All Night

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Book: All Night by Alan Cumyn Read Free Book Online
Authors: Alan Cumyn
Tags: Literature & Fiction, Contemporary, Contemporary Fiction
Chapter One
    The night is so cold as we run down the dark alley. I will never, never, never again take a bus to a funeral. A funeral that’s out of town.
    “Open the door!” Jess says behind me.
    I drop the key in the slush by my feet. Why didn’t I bring gloves? My fingers are freezing.
    I wipe the slush off the key, jab it at the lock. “Come on!” I mutter.
    “Gregor. Damn it!” Jess says.
    She is tiny and very beautiful in her prom dress, with her pink ski jacket on top. Even in the dark. Even this late at night.
    I bend down to try to see the keyhole clearly. The key finally slides in. The lock is so loose I have to hold it with my other hand as I turn the key.
    When the door is open we race down the stairs. I slap on the overhead light. There it is: our one room. One room for almost everything: the old fridge, the pullout couch, the hot plate. No oven. And no kitchen sink. We wash dishes in the bathroom.
    “God, I hate that light,” Jess says. She slaps it off, as if the ugly, glaring light were my fault. Then she turns on the light by our bed, the pullout couch.
    We just need to go to sleep, I think.
    “It’s so cold in here!” Jess says. We take off our jackets anyway. I stand in front of the fridge and look in. I can’t help it. I’m hungry.
    “We are never taking a bus to a funeral again!” she says. My feelings exactly. She pulls out the bed. I get out the milk and reach for the cereal box. Not much left. I empty the last of the cereal into a bowl.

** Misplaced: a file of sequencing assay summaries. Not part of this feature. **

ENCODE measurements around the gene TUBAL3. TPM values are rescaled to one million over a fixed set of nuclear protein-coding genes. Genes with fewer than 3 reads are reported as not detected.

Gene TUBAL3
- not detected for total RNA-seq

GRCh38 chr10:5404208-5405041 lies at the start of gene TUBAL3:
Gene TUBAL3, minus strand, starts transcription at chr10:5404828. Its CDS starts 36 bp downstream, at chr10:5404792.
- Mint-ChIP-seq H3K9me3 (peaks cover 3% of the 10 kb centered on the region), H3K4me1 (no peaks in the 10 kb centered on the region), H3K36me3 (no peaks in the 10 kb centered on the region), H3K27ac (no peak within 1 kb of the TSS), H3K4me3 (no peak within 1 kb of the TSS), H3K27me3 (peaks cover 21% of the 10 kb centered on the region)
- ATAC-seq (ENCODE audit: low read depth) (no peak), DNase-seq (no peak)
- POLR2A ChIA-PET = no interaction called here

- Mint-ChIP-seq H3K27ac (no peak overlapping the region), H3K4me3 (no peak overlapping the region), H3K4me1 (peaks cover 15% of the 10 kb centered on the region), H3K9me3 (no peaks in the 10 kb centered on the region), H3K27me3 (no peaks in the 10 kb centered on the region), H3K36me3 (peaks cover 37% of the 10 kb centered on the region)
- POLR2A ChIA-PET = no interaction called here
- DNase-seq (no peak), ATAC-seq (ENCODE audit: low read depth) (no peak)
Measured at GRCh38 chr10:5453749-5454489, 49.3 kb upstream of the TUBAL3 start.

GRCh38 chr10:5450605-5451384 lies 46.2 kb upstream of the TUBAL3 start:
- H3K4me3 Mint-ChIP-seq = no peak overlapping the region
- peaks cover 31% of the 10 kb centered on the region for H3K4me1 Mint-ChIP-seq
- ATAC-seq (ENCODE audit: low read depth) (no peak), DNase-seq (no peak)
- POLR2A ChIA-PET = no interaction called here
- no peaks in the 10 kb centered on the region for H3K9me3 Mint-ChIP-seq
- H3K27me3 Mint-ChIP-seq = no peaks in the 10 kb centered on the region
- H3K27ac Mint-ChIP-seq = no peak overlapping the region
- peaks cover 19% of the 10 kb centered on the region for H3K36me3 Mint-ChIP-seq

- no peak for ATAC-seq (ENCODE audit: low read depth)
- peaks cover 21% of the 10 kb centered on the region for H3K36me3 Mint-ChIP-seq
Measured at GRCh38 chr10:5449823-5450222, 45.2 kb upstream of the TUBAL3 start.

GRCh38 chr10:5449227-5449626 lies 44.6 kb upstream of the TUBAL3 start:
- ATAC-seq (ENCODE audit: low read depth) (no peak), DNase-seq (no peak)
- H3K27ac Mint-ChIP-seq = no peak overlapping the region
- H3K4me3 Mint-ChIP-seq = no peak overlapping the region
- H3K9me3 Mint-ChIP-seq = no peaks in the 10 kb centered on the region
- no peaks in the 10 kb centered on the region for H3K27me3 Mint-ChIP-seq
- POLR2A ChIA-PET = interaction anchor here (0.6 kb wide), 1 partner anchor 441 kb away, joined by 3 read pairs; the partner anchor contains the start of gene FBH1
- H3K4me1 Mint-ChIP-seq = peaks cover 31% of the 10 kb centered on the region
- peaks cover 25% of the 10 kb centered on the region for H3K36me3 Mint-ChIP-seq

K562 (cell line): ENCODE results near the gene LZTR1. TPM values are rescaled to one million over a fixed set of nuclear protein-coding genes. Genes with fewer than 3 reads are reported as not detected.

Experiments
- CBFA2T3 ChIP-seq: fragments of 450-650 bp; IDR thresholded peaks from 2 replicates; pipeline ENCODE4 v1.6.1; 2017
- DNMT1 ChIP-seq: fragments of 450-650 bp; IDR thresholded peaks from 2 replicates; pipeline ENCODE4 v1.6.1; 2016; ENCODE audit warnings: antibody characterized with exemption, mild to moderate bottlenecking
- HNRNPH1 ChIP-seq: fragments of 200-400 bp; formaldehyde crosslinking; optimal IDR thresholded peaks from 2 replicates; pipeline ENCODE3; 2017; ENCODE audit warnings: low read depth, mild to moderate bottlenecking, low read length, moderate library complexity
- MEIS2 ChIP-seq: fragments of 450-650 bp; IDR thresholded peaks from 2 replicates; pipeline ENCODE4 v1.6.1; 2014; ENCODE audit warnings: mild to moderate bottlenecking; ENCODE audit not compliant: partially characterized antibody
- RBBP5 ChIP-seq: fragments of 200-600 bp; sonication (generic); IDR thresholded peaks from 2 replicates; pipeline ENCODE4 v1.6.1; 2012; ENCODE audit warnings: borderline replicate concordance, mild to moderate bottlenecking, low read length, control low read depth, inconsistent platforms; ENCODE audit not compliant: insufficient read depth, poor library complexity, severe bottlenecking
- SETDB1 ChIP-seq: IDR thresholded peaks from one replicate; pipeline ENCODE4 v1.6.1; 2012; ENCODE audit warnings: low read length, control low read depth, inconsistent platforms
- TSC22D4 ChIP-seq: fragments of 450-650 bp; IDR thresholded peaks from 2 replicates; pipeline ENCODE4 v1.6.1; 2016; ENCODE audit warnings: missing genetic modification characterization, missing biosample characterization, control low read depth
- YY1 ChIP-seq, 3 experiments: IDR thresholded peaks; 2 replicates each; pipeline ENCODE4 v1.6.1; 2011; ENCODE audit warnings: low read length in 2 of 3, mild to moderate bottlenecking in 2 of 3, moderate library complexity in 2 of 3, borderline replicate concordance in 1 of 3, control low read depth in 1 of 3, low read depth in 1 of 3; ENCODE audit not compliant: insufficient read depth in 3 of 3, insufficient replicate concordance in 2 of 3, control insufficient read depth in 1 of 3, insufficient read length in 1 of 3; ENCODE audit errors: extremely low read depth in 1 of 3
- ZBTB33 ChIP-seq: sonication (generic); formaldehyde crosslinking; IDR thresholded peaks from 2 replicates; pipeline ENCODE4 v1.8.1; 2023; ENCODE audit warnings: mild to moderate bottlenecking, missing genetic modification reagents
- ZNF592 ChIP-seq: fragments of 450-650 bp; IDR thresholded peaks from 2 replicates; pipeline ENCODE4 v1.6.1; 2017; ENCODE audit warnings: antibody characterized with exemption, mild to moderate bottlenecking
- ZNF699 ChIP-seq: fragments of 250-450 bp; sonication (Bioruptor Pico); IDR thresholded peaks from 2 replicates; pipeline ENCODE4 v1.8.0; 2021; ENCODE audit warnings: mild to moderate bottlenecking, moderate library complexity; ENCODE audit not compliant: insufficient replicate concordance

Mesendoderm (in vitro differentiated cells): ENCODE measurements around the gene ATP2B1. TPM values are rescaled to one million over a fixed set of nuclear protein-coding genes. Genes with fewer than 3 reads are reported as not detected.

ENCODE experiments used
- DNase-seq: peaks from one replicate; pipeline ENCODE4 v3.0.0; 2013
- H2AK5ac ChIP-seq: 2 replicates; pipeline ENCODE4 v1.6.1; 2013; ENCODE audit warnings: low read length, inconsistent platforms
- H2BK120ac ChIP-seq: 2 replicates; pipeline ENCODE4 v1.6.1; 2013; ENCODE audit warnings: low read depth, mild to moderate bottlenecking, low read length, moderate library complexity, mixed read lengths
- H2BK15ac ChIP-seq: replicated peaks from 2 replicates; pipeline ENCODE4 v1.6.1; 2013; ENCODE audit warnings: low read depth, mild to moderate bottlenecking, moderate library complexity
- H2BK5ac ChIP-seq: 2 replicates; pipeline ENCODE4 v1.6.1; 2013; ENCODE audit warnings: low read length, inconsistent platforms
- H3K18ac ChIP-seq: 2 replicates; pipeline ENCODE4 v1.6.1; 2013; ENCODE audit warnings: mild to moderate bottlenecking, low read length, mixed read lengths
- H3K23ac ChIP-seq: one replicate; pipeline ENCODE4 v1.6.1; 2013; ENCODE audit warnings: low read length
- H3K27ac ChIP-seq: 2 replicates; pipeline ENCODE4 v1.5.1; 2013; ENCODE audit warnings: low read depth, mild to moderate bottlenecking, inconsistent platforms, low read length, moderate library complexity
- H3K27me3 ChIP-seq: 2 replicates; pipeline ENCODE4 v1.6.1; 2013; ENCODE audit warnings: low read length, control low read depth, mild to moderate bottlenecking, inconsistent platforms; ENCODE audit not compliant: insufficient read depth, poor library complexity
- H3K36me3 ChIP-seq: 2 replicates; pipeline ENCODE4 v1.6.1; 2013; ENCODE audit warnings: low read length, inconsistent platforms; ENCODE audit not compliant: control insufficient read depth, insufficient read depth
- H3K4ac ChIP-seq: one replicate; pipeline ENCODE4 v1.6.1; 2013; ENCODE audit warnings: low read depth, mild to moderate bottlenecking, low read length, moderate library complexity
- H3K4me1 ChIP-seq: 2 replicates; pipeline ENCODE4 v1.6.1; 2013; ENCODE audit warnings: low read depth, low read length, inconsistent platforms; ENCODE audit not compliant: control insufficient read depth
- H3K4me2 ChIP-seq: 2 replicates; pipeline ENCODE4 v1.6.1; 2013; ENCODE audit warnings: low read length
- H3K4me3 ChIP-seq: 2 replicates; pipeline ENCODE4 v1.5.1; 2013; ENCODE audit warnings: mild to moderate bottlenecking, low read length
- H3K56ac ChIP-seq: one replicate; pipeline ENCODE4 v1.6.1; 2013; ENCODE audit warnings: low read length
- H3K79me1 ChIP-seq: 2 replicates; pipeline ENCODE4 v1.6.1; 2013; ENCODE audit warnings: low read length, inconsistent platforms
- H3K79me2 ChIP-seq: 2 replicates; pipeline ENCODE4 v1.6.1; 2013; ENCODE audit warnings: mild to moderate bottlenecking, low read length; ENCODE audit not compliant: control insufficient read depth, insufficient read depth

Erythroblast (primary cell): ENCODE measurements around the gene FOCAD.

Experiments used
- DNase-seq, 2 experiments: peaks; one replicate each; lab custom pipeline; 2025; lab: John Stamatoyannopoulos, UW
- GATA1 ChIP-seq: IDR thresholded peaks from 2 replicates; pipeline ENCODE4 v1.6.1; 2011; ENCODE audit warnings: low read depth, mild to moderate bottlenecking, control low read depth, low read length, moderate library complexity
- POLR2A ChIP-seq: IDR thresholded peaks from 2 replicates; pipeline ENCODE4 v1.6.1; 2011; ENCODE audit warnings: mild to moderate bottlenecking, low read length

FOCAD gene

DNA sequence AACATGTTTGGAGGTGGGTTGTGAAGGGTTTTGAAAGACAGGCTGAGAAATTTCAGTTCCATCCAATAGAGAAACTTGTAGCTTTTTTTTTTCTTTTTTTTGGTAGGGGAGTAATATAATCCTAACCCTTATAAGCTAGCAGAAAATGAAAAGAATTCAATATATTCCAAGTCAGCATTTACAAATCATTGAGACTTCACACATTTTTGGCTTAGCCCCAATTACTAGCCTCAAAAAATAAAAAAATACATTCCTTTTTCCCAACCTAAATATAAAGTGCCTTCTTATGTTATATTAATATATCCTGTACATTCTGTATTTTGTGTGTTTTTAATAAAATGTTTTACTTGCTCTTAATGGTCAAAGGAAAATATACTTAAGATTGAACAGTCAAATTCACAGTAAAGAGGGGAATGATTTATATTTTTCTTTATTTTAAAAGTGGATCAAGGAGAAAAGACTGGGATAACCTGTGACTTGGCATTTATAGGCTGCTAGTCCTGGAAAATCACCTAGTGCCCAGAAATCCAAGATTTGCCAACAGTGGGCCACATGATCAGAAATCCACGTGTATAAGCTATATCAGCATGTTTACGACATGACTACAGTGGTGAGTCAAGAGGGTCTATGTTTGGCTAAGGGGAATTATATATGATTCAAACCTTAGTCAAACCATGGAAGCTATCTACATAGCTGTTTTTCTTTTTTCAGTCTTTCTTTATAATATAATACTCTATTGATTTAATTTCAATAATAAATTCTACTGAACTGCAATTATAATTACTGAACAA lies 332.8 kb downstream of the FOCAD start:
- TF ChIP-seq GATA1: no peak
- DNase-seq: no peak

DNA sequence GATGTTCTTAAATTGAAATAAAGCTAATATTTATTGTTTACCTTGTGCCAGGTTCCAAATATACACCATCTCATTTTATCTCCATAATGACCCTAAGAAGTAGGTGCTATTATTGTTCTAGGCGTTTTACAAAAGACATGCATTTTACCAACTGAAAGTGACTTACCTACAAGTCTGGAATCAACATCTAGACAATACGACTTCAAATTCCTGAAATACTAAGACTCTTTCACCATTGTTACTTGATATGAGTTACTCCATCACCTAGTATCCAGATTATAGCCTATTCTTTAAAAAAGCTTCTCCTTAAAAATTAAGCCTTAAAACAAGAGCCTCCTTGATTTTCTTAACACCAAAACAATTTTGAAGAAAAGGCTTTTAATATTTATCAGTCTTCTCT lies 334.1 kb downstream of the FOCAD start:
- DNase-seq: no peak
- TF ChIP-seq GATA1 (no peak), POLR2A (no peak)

“You have to get your driver’s licence,” I say. “Then we’ll be able to rent a car the next time we need to go out of town.”
    Just as I’m about to pour the milk, she says, “That cereal is all we have for breakfast.”
    I stop. “Really?” I say. “You waited till I was about to pour.” Then I think: why did I say that? I don’t want to start an argument. I just want to go to bed.
    I just want to hold her in bed.
    “I did not wait,” she says. “I just couldn’t believe you would eat all of our breakfast.”
    The wrong word now and we could be up all night fighting. Not that we fight, not often. But losing our friend Peter and then going to his funeral has been hard.
    “Why do I have to get my driver’s licence?” she says. I return the milk to the fridge. I eat one flake, then I pour the rest of the cereal back into the box. Dust and all.
    She’s hurt, she wants to fight, and I have to be careful. I have to stick with a safe topic. So I say, “You came the closest to getting your licence. If only that stupid car hadn’t stopped in front of you when you were taking your test. We could be renting by now.” It was a small accident. She needs to try again.
    She needs to believe enough in herself to keep going.
    I turn on my old laptop. It used to be Peter’s. It was too slow even for him. But it works.
    “We have no money to rent a car,” Jess says. “That’s the big problem. You aren’t checking messages now, are you?”
    The laptop takes forever, but finally my e-mail comes up. The conference centre needs me tomorrow, first thing. Before first thing!
    “I have to set up chairs for a big meeting in the State Room at eleven o’clock in the morning,” I say. “I have to be there at nine-thirty. That room is huge. You could park a train in it and no one would notice.”
    “How many chairs will you have to move?” she asks.
    “I don’t know. Hundreds. Hundreds of thousands.”
    “So you might build some muscles or something?” It’s the first nearly funny thing she has said since the bus.
    Why is this computer so slow? There are other messages ... The Rats’ Nest, a comedy club, wants my team to perform on Saturday night.
    “Hey,” I say, and glance at Jess, about to tell her the good news. She is lying on top of the bed in the blue silk slip she had on under her prom dress.
    The one I got her from the second-hand store last Christmas.
    She’s so hot she could melt butter in that slip.
    “Wait a minute,” I

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